Remote work has become increasingly popular over the past few years. However, many remote workers based in rural areas face challenges due to limited broadband options. This article explores the key considerations around broadband for remote workers in rural areas and how to get the right internet for your needs.
Table of Contents
- Comparing Rural and Urban Broadband Speeds and Reliability
- Cost Comparisons of Unlimited vs Capped Data Plans
- Synchronous vs Asynchronous Connections
- Business Level Packages and Support
- Tips for Renters With No ISP Choice
- Using Third Party Routers for Better Performance
- Conclusion and Final Tips
Comparing Rural and Urban Broadband Speeds and Reliability
Broadband internet speeds in rural areas are typically much slower than in urban locations. While urban residents may enjoy connections above 100Mbps, rural areas often have maximum speeds of 10-20Mbps.
Reliability is also a major issue. Rural connections are impacted by factors like distance to the nearest telephone exchange, outdated network infrastructure, and weather conditions. Urban broadband is much less susceptible to disruption.
This speed and reliability gap is a real hinderance for rural remote workers using cloud software, video calls, VPN connections, and other bandwidth-intensive applications. An urban home worker may handle these tasks seamlessly, while a rural worker struggles with dropouts and delays.
Cost Comparisons of Unlimited vs Capped Data Plans
Most major broadband providers offer both unlimited and capped data plans. Capped plans tend to be cheaper, but lead to extra charges once the monthly data limit is exceeded.
Unlimited data plans remove the risk of excess usage fees. However, rural connections with capped bandwidth can become very congested during peak times. This leads to slow speeds for all users.
Rural remote workers need to evaluate their usage requirements and budget to choose between capped and unlimited data. Usage can be tracked through the ISP account portal.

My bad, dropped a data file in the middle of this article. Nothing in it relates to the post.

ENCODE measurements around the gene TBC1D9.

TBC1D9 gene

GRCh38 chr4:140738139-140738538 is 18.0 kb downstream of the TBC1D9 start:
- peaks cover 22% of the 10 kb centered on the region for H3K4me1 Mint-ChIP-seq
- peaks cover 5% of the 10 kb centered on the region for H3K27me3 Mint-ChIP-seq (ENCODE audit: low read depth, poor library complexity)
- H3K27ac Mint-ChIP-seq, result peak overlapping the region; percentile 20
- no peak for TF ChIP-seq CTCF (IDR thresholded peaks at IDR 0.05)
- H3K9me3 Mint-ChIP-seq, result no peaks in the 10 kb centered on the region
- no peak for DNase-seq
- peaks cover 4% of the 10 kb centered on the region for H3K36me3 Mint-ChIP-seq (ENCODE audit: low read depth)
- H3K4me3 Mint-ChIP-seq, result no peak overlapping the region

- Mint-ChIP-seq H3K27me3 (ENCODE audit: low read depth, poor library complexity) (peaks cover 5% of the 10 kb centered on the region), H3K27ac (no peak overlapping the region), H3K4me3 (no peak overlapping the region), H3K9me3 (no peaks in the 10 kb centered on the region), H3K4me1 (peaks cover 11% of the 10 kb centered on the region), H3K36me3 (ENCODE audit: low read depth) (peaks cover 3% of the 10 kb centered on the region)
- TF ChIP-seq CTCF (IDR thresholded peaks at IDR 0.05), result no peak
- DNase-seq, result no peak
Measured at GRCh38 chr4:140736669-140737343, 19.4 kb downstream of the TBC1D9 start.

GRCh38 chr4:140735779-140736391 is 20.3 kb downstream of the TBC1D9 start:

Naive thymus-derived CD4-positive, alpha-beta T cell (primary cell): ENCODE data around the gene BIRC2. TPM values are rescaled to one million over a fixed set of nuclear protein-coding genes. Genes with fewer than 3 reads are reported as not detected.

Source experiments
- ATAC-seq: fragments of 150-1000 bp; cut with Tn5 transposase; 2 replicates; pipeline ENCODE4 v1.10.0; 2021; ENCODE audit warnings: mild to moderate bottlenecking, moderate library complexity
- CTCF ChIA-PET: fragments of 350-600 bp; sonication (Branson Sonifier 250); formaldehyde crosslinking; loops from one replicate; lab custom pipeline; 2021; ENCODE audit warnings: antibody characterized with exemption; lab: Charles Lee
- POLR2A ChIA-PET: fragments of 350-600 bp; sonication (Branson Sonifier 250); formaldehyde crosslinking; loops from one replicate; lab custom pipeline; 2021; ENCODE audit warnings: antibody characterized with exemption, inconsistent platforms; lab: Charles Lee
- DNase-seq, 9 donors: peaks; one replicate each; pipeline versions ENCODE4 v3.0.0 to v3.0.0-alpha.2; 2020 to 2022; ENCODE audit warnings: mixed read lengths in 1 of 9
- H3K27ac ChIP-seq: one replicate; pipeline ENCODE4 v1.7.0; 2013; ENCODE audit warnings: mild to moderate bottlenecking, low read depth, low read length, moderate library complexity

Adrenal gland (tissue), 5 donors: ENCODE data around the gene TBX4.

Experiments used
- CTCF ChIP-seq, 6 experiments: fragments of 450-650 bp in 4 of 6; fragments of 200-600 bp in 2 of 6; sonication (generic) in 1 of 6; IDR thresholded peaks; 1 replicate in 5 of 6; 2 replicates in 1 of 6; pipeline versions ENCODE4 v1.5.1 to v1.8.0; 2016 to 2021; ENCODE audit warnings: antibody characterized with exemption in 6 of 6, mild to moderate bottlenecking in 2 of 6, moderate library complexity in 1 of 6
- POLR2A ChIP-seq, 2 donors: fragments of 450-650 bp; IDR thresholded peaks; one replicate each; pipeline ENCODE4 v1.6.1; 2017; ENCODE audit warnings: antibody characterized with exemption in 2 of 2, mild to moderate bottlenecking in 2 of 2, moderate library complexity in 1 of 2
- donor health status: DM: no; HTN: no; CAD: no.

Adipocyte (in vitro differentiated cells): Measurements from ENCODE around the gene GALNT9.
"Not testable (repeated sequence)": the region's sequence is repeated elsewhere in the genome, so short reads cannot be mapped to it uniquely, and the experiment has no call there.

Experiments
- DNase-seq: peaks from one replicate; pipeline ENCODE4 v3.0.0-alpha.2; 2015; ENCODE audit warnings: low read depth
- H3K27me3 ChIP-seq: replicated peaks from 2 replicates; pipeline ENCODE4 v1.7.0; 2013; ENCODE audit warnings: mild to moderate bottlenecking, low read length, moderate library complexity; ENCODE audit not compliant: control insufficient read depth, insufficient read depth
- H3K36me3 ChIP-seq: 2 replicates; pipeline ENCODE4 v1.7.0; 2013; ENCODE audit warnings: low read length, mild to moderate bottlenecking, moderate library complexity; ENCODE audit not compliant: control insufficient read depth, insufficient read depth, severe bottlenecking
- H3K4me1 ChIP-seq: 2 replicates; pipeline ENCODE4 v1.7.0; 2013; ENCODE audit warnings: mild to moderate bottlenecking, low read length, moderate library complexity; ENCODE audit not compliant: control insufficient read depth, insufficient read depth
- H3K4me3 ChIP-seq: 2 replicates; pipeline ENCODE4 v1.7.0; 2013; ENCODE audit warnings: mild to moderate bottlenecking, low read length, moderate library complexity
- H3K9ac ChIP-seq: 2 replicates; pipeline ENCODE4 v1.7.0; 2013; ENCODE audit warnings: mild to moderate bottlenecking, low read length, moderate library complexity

Synchronous vs Asynchronous Connections
Another key consideration is synchronous versus asynchronous broadband.
Asynchronous connections have much faster download speeds than uploads. This matches typical home usage patterns, like streaming video. However, remote workers require similar performance for uploading and downloading.
Synchronous connections have equal upload and download speeds. This enables activities like video calls and cloud backups to run smoothly. Asynchronous connections can disrupt these synchronous tasks.
Rural workers should check if synchronous services are available in their area. These are sometimes marketed as “business grade” packages.
Business Level Packages and Support
Major ISPs offer business-grade broadband packages with better support and guarantees. This includes benefits like:
- Faster resolution of connection issues
- Clear service level agreements (SLAs) for factors like uptime and repair times
- Static IP addresses for connecting to company VPNs and systems
- Higher speeds and data allowances
The improved support and reliability comes at a premium price. Rural remote workers who rely on their connection for work should consider paying extra for a business package.
Tips for Renters With No ISP Choice
Rural remote workers who rent have limited control over their broadband connection. Typically, the landlord has an existing deal with one ISP.
In this situation, try negotiating with the landlord for an upgraded package in return for a slightly higher rent. Present the business case around how reliable broadband is critical for you to work productively from home.
Also ask about installing a third party wireless router. This can enhance the performance of an existing connection through features like antenna upgrades and QoS controls.
Using Third Party Routers for Better Performance
Supplying your own router instead of using the basic ISP model brings several advantages.
Third party routers allow you to: